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									The Pirate Queen: Elizabeth I, her Pirate Adventurers and the Dawn of Empire, by Su... Page 1 of 2

9 September 2007 17:58

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The Pirate Queen: Elizabeth I, her Pirate Adventurers and the Dawn of Empire, by Susan Ronald
Elizabethan buccaneers may have laid the foundations of Empire, but should we really regard them as heroes?
Published: 05 August 2007
The Walt Disney Company has more of an impact on the writing of history than many of its practitioners would like to admit. Ever since Johnny Depp and his pals made an impact on the imaginations of cinema audiences, there has been a steady flow of books dealing with pirates, privateers and buccaneers of all kinds. Susan Ronald is, however, the first to claim a monarch for the genre. Her case for doing so is sound enough, in that the nickname "pirate queen" was actually bestowed on Elizabeth I in her lifetime, by one of the admirals of the Spanish Empire, which was the main target of her marauding subjects. It provides Ms Ronald with a catchy title for the latest retelling of the whole Elizabethan saga of maritime adventure, in which the English suddenly broke out of home waters for the first time, to raid, trade and explore around the globe, from Cape Horn to the Arctic, and from Panama to the East Indies. Ms Ronald was brought up in the USA, and writes in American, primarily for a readership on those shores. The whole point about the events that she recounts is that they represent the ultimate origins of the United States. At a deeper level, the values that her book celebrates are those of modern America: rampant private enterprise and business acumen, put to the service of the national good and pitted against an evil empire characterised by despotic rule and religious fundamentalism. Put another way, it is a remarkable throwback, to the blood-and-thunder Victorian histories that turned the Elizabethan "sea-dogs" into modern heroes, and role models for a later age of aggressive capitalism and world leadership. It makes a neat illustration of the way in which figures and themes can carry over from one superpower to another. Ms Ronald's grasp of the background to her tale is a shaky one. There are minor errors of detail when filling in the domestic political scene: the Northern Earls of 1569 become dukes, Robert Cecil gets a marquisate instead of an earldom, and so on. As she shifts her gaze abroad, the mistakes get bigger, the worst being that she confuses two decades in the history of the Netherlands, turning the gallant and effective Spanish general there in the 1580s, the prince of Parma, into the author of the atrocities of 1576. This basic lack of knowledge makes her heroine, the queen herself, a somewhat onedimensional character, conceived of largely at second hand. If her stage-sets are pasteboard and daub, however, the main characters that strut in front of them are magnificently portrayed. Here she has done her work well, from a range of original sources, and once she gets on board ship, the events that she narrates are properly understood and provided in full and vivid detail. Here, to the life, and for a contemporary age, are all the adventurers in their talents and imperfections. The spotlight, properly, is fixed on Sir Francis Drake himself, a man of rigid loyalties and commitments – to the Protestant religion, to his nation and queen, to discipline among his crews, to vengeance on the Spanish for past wrongs and (most attractively) to a code of honour that made him deal gallantly with his victims. Beside him we find the rest of the gallery: red-haired, dashingly dressed Hawkins, the meticulous planner; the psychopath Gilbert, who boasted of killing women and children; the fantasist Frobisher, always claiming the discovery of vital sea passages and of gold mines, and always wrong; and the charismatic, vain, persuasive and prickly Raleigh, a perfect salesman and maniacal egotist.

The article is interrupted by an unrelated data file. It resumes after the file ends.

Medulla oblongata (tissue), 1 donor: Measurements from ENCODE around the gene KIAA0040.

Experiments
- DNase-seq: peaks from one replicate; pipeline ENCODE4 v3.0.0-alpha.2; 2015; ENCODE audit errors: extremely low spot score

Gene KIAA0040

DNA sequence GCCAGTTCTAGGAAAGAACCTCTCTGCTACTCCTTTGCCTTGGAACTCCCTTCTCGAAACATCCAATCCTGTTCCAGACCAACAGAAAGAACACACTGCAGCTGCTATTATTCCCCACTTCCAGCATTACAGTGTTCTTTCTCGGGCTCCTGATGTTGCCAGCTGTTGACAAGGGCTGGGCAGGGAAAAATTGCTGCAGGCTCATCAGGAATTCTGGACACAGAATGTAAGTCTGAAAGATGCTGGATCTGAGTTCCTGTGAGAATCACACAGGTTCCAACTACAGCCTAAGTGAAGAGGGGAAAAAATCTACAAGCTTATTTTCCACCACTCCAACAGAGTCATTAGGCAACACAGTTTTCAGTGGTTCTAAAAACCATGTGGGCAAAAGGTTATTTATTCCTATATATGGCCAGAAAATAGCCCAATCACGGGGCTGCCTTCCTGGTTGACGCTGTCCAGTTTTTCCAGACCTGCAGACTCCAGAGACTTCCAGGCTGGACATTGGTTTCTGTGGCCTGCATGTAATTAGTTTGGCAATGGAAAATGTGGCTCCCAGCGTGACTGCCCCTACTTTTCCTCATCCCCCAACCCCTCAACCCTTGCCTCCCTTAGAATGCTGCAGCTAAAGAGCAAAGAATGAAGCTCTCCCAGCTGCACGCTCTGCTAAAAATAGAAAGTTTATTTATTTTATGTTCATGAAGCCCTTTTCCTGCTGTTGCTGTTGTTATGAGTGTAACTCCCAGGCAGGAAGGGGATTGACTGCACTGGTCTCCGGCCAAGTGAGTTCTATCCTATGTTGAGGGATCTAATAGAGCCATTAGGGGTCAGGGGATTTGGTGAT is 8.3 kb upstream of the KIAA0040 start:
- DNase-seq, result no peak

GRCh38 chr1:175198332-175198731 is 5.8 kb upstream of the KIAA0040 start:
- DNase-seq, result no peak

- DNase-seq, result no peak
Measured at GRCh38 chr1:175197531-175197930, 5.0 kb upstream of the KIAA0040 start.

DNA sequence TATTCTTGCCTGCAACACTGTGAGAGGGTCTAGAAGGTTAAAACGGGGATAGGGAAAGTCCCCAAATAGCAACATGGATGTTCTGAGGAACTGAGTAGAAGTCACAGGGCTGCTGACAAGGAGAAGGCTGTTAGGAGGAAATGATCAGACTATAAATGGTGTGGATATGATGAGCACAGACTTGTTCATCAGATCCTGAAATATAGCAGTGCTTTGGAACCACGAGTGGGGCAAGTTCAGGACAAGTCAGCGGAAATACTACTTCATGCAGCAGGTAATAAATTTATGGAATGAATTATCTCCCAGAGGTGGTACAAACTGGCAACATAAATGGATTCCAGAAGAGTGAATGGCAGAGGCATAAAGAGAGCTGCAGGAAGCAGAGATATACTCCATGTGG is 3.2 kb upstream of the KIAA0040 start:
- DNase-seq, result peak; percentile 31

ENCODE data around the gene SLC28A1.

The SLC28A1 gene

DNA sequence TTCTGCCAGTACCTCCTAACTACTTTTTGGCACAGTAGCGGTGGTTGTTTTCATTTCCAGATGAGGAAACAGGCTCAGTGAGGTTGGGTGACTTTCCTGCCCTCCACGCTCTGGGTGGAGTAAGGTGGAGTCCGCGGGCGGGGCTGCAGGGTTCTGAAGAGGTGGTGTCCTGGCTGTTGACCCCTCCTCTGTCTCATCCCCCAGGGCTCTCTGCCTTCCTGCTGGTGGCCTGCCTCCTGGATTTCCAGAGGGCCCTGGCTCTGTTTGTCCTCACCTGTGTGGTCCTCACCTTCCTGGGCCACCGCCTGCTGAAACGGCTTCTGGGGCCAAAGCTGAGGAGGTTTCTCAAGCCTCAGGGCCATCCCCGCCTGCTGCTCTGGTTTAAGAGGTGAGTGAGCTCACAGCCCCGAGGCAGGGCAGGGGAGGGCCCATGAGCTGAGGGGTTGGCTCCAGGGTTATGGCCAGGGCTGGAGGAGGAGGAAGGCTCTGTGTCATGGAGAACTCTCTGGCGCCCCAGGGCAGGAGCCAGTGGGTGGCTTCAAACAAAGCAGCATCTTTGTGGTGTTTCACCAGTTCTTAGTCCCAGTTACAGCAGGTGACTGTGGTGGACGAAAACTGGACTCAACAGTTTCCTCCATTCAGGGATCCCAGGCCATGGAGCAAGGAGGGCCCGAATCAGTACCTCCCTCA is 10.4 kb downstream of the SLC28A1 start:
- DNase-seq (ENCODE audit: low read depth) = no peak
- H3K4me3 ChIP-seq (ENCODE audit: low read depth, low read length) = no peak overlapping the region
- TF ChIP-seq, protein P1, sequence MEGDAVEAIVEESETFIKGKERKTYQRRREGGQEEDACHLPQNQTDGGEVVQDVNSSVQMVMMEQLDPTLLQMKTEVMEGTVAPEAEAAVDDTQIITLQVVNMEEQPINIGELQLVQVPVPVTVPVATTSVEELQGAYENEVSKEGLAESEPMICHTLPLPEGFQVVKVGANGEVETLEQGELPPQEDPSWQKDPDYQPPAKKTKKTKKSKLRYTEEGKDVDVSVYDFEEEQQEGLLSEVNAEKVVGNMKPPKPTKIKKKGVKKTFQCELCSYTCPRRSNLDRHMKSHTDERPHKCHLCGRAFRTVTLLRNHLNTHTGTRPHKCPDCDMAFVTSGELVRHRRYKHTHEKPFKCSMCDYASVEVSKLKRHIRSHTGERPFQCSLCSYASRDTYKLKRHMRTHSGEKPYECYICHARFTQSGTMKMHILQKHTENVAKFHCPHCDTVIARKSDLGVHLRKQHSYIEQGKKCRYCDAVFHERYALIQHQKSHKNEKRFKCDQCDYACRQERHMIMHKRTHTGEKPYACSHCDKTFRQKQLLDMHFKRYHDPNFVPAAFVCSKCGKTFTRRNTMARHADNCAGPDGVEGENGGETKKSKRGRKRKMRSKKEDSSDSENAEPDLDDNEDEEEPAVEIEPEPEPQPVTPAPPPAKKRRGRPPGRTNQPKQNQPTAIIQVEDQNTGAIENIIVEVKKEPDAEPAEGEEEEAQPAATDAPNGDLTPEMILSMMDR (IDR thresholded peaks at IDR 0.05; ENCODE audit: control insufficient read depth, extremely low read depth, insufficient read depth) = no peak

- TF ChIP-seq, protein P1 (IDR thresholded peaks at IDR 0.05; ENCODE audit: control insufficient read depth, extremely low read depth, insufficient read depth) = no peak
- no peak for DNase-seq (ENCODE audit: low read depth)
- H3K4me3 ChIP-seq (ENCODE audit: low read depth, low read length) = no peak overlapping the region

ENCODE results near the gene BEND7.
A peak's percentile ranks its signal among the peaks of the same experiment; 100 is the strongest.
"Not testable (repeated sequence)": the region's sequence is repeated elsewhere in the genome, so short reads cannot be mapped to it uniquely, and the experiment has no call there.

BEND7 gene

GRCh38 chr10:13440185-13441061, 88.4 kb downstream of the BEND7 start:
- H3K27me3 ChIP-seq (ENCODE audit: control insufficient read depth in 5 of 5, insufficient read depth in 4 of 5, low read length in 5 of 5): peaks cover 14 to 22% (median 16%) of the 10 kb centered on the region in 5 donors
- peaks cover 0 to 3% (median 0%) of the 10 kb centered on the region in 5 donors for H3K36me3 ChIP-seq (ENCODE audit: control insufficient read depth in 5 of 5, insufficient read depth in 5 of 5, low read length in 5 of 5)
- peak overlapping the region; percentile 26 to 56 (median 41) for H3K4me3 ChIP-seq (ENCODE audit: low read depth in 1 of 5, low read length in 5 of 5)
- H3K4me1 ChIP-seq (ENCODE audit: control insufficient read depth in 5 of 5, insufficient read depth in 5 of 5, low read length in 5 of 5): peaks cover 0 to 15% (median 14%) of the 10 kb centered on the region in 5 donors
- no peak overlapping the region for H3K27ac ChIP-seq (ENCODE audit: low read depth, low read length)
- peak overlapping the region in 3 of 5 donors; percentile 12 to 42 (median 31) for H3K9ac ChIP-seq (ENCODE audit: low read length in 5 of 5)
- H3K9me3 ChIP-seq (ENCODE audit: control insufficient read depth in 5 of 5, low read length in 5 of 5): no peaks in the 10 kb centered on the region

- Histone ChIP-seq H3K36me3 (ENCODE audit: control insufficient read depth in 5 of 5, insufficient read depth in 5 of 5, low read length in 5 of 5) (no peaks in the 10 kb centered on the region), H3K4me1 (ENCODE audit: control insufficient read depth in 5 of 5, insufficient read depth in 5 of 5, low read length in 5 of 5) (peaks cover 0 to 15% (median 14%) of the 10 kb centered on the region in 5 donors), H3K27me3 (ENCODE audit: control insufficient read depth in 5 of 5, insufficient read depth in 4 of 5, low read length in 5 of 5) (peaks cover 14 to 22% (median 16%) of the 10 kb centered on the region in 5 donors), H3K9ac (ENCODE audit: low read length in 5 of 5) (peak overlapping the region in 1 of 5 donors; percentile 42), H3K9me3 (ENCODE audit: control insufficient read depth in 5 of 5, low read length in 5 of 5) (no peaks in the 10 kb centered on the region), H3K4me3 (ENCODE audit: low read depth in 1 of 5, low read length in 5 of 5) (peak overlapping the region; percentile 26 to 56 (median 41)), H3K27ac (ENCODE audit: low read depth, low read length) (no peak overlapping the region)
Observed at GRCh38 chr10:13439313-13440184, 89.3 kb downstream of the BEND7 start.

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Should we, however, regard them as heroes at all? Here Ms Ronald's own richness of narrative gives her problems. It is perfectly plain that the main force driving these men was greed, and in their scramble to satisfy it they did not merely inflict large-scale suffering on fellow Europeans and native populations, but lied to their government, squabbled and competed viciously with each other, and bungled most of their own schemes. The message of the book seems to be, to misquote a modern American statesman defending a nasty Latin American regime, that at least they are our bunch of bastards. Even that, however, involves negotiating an awkward wobble of sympathies. Ms Ronald is fairly confident that readers are not going to worry too much about the Spanish, but it is no longer permissible to be so equable about atrocities against black Africans, native Americans and the Irish, and her Elizabethans committed the lot. Even judging by results involves some doubt: by the end of the reign England still had no American colonies and no fast trade routes to the orient, and the Spanish Empire was still intact, having suffered no significant blows except in prestige. The book's ultimate justification for treating Elizabeth's oceanic adventurers as significant is that they carried out the essential reconnaissance work on which later and more solid achievements were built. Matched against their own targets, however, they were crashing failures, and the successes of the next century were due in part to a change of tactics by both governments and entrepreneurs. Still, the fact that her book provokes such thoughts indicates that Ms Ronald has succeeded in two of the main tasks of a historian: to tell a good tale, and to encourage debate. * Sutton £20

© 2007 Independent News and Media Limited


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